Tomato juice is an excellent source of vitamins B1, B3, B6, magnesium, zinc, and iron.
  • Spinach
  • Watermelon
  • Broccoli
  • Milk
  • Potatoes
  • Lean Meats
  • Bananas
  • Lentils
  • Eggs
  • Parsley
  • Tomato Juice
  • Green Beans
  • Sunflower Seeds
  • Asparagus
  • Liver
  • Split Peas

Many breads and cereals are also fortified with B vitamins, and supplemental pills are available for individuals who have trouble getting a suitable supply of these vitamins in their daily diet.

So, What Vitamin Is Good for Energy?

The B vitamins are essential for the body’s production and use of energy. This group of eight vitamins – the vitamin B complex – is critical to avoiding fatigue, and they work best as a coordinated group to energize the body. B Vitamins can help weight loss as well, since they will give you more energy to be active and exercise.
B1 (Thiamin):

Vitamin B1 strengthens the body’s immune system and boosts neurotransmitter synthesis so the brain and nervous system, including memory, can function more efficiently. Skin and blood vessel growth and food metabolism also require healthy amounts of thiamin. Furthermore, metabolizing food effectively generates energy the body needs for all its tasks, and thiamin is essential for that process.

B2 (Riboflavin): Vitamin B2 is responsible for helping the body produce energy through a variety of chemical reactions. It also increases oxygen utilization efficiency, allowing cells to function more effectively. Riboflavin also eases arthritis, which can give individuals who suffer from painful joints better ease of movement to feel more energetic.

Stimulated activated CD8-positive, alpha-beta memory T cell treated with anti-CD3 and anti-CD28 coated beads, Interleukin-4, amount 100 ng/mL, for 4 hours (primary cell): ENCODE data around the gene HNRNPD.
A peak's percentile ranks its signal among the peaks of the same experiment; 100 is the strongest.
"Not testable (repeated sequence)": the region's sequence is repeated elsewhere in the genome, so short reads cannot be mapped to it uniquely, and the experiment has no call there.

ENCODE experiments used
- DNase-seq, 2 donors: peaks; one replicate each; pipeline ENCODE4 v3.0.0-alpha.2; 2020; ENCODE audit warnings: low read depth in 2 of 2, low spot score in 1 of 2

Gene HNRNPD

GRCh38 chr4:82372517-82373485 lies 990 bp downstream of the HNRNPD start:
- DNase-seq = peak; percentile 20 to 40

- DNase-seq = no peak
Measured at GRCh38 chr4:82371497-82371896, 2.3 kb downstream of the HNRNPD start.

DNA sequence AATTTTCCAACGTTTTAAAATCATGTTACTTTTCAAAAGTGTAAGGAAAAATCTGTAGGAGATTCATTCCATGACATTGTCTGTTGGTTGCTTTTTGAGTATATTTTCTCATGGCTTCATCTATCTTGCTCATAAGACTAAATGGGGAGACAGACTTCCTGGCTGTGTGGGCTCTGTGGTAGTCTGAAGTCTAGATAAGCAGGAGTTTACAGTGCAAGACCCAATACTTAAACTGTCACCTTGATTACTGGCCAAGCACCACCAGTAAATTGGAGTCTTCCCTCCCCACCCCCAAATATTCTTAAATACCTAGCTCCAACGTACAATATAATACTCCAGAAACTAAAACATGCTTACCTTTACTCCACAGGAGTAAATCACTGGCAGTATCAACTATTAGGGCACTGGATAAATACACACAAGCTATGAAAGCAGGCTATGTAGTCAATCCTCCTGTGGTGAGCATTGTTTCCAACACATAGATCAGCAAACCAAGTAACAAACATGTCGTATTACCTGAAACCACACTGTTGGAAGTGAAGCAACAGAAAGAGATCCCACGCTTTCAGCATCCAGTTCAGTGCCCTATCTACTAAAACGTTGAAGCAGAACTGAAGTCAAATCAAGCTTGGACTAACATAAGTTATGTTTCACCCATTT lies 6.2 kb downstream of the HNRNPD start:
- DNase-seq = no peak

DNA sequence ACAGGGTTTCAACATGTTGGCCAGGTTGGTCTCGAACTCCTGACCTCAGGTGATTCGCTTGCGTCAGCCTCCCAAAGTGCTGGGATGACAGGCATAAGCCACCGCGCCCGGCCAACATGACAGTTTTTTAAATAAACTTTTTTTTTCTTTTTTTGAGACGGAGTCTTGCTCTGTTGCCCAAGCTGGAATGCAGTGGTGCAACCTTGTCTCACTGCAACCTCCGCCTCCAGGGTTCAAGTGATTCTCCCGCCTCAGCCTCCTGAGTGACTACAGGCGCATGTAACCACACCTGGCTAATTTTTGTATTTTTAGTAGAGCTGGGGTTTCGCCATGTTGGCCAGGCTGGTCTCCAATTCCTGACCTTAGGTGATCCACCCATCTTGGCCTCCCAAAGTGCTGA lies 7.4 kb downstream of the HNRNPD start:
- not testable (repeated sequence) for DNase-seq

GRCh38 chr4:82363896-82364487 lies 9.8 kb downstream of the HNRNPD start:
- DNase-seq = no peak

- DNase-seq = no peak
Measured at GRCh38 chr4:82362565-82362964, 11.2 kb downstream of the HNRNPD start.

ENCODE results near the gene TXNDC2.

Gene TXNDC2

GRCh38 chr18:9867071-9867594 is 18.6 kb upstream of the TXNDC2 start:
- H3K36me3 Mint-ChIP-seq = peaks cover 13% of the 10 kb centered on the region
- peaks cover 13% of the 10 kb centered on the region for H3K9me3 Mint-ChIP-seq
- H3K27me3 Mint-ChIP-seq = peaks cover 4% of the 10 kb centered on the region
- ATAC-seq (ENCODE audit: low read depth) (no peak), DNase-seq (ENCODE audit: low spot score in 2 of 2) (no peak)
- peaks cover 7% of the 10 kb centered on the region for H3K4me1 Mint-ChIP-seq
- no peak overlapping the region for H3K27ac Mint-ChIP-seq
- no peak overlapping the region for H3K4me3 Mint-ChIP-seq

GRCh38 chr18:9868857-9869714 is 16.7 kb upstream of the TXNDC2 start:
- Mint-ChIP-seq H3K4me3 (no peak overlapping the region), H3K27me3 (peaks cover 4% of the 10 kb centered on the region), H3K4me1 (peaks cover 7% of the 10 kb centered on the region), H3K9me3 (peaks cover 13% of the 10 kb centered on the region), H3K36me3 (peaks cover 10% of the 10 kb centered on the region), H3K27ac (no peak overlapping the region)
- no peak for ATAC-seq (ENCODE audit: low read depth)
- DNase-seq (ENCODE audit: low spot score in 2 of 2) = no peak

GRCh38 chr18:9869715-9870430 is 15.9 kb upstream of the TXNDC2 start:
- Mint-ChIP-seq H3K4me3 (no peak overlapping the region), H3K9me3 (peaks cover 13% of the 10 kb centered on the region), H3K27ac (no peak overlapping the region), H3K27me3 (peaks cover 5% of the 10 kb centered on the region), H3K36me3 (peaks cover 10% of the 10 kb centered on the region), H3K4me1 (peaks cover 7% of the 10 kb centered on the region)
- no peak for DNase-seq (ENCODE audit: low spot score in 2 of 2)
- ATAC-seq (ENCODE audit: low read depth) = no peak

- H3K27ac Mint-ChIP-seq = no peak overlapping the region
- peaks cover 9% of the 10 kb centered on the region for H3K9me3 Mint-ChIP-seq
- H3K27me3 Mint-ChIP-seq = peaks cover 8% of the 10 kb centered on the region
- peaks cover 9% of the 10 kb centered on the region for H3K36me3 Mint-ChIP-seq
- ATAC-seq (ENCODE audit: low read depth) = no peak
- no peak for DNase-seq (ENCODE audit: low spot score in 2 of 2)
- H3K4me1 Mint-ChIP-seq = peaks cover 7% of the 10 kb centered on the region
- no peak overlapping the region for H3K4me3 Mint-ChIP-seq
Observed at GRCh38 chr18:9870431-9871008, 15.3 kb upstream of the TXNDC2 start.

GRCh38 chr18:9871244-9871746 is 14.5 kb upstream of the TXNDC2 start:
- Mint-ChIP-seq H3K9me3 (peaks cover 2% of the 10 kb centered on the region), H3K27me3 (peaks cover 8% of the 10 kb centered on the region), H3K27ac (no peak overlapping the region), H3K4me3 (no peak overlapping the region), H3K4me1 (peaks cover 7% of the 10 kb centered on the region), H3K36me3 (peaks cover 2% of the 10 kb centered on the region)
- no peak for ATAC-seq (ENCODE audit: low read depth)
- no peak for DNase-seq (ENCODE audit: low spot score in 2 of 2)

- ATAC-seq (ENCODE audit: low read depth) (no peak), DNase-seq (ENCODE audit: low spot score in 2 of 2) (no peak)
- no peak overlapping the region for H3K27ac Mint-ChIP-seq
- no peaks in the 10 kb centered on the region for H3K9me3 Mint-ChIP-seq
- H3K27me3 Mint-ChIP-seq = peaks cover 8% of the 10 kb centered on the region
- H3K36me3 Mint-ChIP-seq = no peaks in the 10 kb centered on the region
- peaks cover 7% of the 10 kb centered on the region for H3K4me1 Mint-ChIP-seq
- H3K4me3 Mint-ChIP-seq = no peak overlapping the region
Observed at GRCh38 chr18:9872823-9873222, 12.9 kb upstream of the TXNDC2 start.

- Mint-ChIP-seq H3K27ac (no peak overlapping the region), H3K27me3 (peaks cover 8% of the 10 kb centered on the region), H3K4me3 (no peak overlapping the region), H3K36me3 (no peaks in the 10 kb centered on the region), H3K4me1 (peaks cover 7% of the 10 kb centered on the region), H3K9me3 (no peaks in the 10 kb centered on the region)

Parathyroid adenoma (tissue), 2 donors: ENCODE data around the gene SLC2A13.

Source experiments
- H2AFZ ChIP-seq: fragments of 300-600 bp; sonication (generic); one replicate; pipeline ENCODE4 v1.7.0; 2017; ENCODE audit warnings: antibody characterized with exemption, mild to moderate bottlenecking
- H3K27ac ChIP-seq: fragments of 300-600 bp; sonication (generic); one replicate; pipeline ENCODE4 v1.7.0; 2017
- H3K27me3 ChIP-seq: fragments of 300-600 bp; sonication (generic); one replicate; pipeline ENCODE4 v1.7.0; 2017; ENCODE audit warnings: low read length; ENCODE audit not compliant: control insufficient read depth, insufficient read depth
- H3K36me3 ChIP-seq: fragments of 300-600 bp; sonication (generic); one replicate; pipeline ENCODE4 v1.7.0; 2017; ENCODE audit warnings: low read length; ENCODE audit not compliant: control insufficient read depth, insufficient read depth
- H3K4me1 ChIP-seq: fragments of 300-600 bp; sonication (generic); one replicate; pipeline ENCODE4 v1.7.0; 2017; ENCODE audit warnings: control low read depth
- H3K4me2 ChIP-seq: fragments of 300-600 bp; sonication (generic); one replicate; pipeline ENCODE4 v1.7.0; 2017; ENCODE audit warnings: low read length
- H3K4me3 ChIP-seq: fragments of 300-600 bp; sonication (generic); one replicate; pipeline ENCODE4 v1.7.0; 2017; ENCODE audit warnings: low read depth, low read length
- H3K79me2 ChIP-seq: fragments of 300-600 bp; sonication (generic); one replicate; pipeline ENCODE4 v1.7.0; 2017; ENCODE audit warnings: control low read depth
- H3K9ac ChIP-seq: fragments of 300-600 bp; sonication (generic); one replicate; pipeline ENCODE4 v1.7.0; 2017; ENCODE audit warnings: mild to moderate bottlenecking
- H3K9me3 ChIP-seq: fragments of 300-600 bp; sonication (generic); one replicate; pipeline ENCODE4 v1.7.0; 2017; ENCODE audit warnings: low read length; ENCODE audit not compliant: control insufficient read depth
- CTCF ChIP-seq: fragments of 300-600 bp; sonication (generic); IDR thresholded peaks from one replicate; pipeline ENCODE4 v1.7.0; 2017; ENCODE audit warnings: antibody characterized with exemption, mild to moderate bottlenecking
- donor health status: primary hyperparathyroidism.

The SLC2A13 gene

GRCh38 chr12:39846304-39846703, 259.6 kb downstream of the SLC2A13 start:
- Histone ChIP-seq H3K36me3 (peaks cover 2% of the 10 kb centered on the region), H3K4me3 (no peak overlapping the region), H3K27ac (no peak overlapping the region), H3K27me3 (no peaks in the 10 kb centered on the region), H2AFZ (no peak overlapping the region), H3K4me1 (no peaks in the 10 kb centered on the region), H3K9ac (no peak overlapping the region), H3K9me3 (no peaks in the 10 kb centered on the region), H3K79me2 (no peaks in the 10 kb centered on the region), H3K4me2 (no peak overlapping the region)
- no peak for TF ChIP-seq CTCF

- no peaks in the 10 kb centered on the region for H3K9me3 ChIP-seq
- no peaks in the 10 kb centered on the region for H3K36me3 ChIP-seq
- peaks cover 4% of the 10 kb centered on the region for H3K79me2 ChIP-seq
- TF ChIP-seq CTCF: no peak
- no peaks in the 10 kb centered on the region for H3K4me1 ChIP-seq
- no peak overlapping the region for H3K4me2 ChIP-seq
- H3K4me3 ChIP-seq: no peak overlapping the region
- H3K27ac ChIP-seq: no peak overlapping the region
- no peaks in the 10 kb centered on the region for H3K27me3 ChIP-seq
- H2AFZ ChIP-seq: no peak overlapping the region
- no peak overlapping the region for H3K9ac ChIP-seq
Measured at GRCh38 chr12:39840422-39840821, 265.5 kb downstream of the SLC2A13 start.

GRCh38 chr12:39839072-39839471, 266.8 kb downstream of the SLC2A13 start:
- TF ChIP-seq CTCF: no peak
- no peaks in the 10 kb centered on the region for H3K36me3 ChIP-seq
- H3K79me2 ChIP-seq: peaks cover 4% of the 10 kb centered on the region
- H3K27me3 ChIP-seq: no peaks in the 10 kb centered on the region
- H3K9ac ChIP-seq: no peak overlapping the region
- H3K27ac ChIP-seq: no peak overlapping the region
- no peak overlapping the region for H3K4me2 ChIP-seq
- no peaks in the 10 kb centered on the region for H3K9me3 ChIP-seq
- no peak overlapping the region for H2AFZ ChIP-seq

B3 (Niacin): Vitamin B3, also known as niacin, helps treat high cholesterol which in can be responsible for a range of health problems that can sap an individual’s energy. The vitamin also works in conjunction with other B vitamins to increase the body’s efficiency when producing energy.

B5 (Pantothenic Acid): Vitamin B5 is responsible not only for energy conjunction along with the other B vitamins, but also for strengthening the body’s immune system. If the body is ill, it expends great energy to combat the illness and to heal, and a healthy immune system is necessary for higher energy levels.

B6 (Pyridoxine): This B vitamin helps protect the body’s arteries and the health of the circulatory system. Without proper blood flow, energetic activities are impossible and cells are not able to produce enough energy or get enough oxygen to meet the body’s energy needs.

B9 (Folic Acid): This B Vitamin is also responsible for protecting arteries, and it also plays a role in the formation of red blood cells. Red blood cells carry oxygen to the rest of the body and are necessary to maintain energy levels. The right level of folic acid is also essential in a pregnant woman’s diet to help prevent birth defects.

B12 (Cyanocobalamin): This B vitamin, along with folic acid, helps form red blood cells.Vitamin B12 is also a key factor in how effectively the body absorbs food and therefore replenishes its energy supplies.

Biotin: This vitamin facilitates both fat and protein metabolism, a process that is necessary to convert food into energy.